DHQ: Digital Humanities Quarterly
Volume 3 Number 3
2009 3.3  |  XML |  Discuss ( Comments )

Reinventing the Classroom Edition: Paradise Lost Book IX Flash Audiotext

Olin Bjork  <olin_dot_bjork_at_lcc_dot_gatech_dot_edu>, Georgia Institute of Technology

Poster Abstract

In the spring of 2005, Professor John Rumrich and I applied for and received a grant from the University of Texas at Austin to develop a digital classroom edition of Paradise Lost, John Milton's seventeenth-century poem. Our prototype “audiotext” of Book Nine of the twelve-book epic incorporates and synchronizes text, explanatory notes, and audio within a Flash interface that resembles a book lying open on a table. It uses a karaoke-style moving highlight to indicate the line currently being played in the audio track and a stationary highlight to mark annotated words and phrases. The application allows students to read the notes with less disruption to the reading experience than is possible with footnotes or endnotes: when the audiotext is in annotation mode, notes replace the text on the page opposite the one being read/heard. During audio playback, furthermore, the pages turn automatically, largely alleviating the interruption of page-turning and so encouraging users to continue reading. The guiding principle of our interface runs counter to that of hypertext theory and praxis — we seek to keep the user centered and focused on the primary text, which students find difficult to read due to its intricate syntax and archaic expressions. To facilitate an adequate depth of immersion, we avoid implementing potentially distracting website features that are useful in some contexts but have made reading literature online an unappealing prospect for many: hyperlinks, pop-up windows, and scrollbars. The audio voiceover serves to increase reading comprehension and confidence by allowing users to listen to experienced readers whose understanding of the poem is communicated through vocal pacing and inflection. The audiotext's combination of oral and visual language is especially fitting for an epic poem like Paradise Lost, which the blind Milton dictated to scribes. In alternative viewing modes, students can type and save their own notes and display a semi-diplomatic transcript of our 1674 copy-text (with a font similar to the original) in parallel with our modernized, annotated, reading (and listening) text. We have recently added audiotexts of books one and two of the epic to the project website at http://www.laits.utexas.edu/miltonpl.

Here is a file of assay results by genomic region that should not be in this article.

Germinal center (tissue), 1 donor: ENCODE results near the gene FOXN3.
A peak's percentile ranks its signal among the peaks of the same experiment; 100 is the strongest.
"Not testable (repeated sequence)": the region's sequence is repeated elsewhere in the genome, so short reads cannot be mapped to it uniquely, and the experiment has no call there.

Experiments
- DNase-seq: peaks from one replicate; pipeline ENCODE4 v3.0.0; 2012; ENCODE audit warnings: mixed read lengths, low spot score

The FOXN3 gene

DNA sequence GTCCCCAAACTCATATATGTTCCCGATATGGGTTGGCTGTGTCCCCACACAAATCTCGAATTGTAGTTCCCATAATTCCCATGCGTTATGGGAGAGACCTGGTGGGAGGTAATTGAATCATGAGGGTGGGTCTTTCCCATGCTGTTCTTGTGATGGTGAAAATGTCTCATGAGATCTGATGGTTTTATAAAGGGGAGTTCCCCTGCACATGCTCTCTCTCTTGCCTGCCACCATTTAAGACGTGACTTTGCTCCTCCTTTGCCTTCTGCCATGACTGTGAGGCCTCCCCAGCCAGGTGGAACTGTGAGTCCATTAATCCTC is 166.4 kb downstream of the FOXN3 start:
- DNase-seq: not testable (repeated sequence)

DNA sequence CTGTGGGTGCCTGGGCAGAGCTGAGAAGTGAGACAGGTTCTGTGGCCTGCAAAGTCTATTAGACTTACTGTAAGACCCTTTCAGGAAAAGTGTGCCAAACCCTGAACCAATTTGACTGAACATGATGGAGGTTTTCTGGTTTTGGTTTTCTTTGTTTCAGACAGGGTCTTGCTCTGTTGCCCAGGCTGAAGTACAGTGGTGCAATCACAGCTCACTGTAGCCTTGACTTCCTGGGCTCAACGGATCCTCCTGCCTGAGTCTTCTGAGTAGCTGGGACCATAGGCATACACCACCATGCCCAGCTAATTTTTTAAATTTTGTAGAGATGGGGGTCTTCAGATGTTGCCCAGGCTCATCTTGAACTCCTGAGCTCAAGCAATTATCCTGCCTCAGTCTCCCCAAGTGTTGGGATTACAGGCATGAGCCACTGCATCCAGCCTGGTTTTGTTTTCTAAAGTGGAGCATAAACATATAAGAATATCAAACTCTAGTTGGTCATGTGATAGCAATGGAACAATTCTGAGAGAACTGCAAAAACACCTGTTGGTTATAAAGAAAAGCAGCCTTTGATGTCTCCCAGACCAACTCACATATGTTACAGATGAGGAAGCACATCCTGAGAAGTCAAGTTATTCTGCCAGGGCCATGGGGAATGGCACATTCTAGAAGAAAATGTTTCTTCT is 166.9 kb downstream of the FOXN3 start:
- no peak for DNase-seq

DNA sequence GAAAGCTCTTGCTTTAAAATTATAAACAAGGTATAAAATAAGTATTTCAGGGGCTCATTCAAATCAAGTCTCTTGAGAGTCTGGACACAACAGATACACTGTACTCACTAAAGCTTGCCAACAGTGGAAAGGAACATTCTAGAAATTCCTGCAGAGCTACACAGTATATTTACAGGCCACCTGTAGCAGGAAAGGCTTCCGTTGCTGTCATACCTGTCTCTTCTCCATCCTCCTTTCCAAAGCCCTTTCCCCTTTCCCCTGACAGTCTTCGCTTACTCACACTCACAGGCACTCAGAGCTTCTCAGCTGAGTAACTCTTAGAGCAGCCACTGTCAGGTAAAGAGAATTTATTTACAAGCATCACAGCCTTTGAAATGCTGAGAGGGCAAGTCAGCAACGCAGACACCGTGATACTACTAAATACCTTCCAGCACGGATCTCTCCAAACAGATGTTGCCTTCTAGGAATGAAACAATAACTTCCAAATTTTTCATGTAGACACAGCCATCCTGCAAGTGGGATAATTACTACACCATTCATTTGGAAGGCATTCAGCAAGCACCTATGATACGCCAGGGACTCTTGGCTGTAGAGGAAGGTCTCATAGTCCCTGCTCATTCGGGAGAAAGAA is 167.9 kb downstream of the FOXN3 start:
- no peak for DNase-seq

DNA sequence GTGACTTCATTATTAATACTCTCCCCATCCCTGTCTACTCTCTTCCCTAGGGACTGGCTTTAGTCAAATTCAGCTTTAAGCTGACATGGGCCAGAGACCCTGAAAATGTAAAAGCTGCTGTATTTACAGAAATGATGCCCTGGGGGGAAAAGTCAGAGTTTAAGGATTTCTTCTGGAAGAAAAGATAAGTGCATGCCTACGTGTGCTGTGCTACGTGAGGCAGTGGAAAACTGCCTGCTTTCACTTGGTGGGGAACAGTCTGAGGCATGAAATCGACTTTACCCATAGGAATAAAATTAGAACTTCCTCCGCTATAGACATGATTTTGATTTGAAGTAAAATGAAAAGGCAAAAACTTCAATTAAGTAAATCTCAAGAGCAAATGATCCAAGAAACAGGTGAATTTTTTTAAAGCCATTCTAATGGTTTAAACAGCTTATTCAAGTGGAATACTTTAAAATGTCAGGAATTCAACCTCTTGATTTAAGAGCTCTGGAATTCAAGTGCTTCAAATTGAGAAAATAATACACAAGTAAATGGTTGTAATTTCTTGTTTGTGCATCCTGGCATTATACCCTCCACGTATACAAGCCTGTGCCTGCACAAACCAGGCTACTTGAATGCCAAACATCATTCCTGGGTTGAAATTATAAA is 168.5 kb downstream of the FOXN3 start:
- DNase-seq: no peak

Download poster (PDF file) .